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Traffic FAQ

How do I report someone who is illegally parked?
Parking complaints are now investigated by the City of Edmonton. Please report your parking complaint by calling 311 or by submitting the concern through their mobile app.
What should I do if I see a child or pet alone in a vehicle on a hot or cold day?

Drivers: Your vehicle is not a babysitter.

If you come across an unattended child or animal in a car on a hot day, call 911 first. Check to see if the child or animal is showing signs of overheating. This can include fast, noisy breathing, disorientation, collapse, vomiting or lack of responsiveness. Next, check the vehicle doors – if they are unlocked, remove the child or animal. If they are locked, you may break the glass to remove the child or animal. If the owner returns, advise them that the police are on their way and do not confront the individual.

If you decide to break the window, be safe. Watch out for broken glass and aggressive animals. The entire situation, including your own personal safety, must be considered when taking this action.

IMPORTANT: Before the police, fire, or a private citizen can lawfully break a third party's window to retrieve an animal or child, there must be indicators that the child or animal within the vehicle is actually in heat or cold-induced distress. 

You may see Edmonton Police Service's Canine vehicles running with a PSD still in the vehicle. EPS' Canine Unit vehicles are specially equipped with a number of 'cool' tools and safe guards to keep our four-legged protectors safe during their hot summer work days. A standard vehicle is not equipped like our Canine vehicles, so please remember when you're heading out in the heat, never leave a child or pet in a vehicle.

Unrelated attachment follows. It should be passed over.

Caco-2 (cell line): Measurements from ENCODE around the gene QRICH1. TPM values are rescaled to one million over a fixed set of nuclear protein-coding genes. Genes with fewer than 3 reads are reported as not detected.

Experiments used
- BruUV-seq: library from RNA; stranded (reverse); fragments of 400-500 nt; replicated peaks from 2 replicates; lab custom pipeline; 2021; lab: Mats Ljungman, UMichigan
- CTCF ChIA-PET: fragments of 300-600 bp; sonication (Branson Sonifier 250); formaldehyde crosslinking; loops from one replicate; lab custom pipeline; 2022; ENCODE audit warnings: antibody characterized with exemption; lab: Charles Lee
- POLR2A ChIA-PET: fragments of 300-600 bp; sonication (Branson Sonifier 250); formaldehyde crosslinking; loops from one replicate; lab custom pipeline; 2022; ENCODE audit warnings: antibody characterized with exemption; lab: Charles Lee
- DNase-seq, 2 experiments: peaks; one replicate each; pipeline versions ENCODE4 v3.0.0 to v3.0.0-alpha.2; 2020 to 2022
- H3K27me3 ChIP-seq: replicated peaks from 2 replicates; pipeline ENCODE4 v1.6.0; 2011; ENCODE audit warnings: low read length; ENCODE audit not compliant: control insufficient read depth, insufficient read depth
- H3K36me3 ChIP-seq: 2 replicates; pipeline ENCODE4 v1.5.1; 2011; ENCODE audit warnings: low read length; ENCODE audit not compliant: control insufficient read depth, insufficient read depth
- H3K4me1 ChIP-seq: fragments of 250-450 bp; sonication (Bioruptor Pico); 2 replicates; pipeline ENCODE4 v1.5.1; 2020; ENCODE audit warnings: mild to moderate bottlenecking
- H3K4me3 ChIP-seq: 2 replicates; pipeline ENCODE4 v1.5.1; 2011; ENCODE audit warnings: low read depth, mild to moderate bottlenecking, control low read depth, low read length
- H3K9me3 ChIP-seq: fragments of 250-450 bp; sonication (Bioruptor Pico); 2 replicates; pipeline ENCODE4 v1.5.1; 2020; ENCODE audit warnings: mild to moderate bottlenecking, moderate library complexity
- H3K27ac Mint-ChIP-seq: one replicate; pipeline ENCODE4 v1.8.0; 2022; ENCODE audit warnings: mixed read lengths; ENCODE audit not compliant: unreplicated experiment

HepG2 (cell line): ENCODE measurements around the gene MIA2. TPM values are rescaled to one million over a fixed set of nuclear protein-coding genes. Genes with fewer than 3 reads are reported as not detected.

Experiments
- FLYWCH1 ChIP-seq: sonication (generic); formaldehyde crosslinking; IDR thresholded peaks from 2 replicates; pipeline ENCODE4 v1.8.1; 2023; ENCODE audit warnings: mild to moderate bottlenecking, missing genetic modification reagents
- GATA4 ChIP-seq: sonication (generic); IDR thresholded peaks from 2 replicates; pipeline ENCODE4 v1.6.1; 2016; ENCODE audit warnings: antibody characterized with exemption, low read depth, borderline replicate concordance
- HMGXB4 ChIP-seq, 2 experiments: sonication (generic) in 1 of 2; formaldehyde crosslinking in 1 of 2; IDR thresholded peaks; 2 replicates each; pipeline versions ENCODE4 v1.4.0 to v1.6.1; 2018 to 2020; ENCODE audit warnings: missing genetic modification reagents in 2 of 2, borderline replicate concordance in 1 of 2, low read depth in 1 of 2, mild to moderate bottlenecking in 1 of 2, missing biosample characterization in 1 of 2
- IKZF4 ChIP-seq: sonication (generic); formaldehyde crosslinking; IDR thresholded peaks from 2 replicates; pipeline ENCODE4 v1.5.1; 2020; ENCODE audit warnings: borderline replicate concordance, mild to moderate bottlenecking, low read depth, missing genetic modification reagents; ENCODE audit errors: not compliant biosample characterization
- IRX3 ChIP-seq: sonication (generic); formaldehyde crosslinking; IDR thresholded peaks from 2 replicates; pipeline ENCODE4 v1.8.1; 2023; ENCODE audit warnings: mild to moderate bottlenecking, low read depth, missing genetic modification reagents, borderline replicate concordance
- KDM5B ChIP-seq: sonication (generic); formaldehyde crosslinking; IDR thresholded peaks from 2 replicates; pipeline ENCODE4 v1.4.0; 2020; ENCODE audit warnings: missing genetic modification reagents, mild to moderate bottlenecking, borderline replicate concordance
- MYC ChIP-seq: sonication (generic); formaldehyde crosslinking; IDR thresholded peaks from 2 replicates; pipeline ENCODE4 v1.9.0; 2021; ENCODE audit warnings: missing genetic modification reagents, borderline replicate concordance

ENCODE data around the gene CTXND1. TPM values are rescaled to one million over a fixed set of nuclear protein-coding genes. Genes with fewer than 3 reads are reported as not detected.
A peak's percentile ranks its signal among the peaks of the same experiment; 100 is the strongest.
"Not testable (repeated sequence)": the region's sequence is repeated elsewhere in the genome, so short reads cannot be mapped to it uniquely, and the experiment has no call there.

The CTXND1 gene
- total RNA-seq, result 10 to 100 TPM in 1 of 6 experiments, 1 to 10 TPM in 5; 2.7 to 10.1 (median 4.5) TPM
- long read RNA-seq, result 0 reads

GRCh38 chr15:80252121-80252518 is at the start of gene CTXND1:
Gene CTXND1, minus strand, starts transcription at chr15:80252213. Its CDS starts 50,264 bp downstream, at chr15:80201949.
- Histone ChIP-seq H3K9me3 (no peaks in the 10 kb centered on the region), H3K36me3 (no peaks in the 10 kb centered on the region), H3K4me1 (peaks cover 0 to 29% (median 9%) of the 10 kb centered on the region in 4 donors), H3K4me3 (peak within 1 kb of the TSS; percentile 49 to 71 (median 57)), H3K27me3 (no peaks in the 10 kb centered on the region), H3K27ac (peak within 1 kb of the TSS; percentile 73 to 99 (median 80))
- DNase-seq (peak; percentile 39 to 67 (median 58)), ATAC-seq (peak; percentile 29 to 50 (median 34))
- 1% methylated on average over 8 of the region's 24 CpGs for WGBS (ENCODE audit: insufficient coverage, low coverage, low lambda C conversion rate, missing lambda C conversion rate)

What should I do if I see a vehicle that has not been moved in a long time?

The Alberta Traffic Safety Act section 76 determines a vehicle is abandoned if it has not been moved for over 72 consecutive hours. If you believe a vehicle is abandoned, please report it to the City of Edmonton by calling 311 or by submitting the concern through their mobile app.

Where can I learn how to properly install my car seat?
The Edmonton Police Service cannot check to ensure your child's car seat has been installed properly. However, St. John's Ambulance holds free information sessions every month! You can learn more on our Child Restraint web page.
What should I do if an active emergency vehicle is approaching me in traffic?

An emergency vehicle's top priority is saving lives and traffic is the biggest obstacle when responding to an emergency.

Some drivers freeze or forget what to do when they see an emergency vehicle coming up behind them in traffic so we want to help ease the pressure from drivers in this situation.

When you see an activated emergency vehicle: Look. Move. Stop.

  • Look in your rear view mirror to see what vehicle is approaching you from behind.
  • Signal and Move to the right to make room for the emergency vehicle to pass.
  • Stop and make sure all emergency vehicles have passed. Signal and merge back into traffic when it is safe to do so.